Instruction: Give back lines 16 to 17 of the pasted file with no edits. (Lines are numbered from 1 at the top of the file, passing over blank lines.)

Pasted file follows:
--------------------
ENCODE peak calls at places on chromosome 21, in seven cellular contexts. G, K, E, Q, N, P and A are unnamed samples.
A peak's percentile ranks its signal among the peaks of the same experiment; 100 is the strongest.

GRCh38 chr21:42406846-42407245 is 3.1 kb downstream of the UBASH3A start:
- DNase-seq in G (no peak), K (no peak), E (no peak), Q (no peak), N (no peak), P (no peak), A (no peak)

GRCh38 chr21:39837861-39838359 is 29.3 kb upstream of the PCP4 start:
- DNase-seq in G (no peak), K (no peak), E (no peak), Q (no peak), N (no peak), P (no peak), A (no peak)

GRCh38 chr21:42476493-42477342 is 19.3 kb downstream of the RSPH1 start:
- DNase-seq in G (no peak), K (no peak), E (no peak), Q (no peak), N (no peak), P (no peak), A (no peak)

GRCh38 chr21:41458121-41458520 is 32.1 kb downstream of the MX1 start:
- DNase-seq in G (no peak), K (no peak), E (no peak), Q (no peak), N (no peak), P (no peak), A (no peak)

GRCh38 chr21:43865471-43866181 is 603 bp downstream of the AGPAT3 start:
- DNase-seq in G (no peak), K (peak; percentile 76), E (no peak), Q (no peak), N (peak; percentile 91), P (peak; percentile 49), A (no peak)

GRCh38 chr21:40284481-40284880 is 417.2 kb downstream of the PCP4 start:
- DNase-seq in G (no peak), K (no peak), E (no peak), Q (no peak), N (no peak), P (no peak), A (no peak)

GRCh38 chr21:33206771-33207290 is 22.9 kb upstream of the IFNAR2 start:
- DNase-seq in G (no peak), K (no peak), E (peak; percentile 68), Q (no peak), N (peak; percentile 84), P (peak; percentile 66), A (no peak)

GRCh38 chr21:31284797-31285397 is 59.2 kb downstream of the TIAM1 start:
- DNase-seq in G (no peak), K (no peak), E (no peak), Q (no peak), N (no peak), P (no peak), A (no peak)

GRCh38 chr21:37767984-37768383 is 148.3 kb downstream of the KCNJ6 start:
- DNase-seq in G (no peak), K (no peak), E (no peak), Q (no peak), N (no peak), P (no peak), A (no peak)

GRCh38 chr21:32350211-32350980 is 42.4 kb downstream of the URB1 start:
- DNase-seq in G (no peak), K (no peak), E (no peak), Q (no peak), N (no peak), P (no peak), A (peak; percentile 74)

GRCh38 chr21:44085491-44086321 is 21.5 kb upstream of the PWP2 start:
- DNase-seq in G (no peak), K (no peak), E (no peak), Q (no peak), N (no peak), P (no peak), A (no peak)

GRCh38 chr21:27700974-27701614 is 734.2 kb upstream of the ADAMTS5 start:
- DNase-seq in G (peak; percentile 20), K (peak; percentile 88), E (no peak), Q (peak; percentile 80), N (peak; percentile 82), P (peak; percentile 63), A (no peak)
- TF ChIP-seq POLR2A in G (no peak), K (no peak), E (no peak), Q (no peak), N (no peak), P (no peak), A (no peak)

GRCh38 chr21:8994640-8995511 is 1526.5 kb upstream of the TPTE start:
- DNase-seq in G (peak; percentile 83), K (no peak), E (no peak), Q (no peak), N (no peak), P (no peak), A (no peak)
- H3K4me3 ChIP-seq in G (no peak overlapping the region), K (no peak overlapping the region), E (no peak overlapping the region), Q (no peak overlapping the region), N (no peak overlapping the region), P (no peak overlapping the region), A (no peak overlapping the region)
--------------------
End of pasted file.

- DNase-seq in G (no peak), K (no peak), E (peak; percentile 68), Q (no peak), N (peak; percentile 84), P (peak; percentile 66), A (no peak)

GRCh38 chr21:31284797-31285397 is 59.2 kb downstream of the TIAM1 start: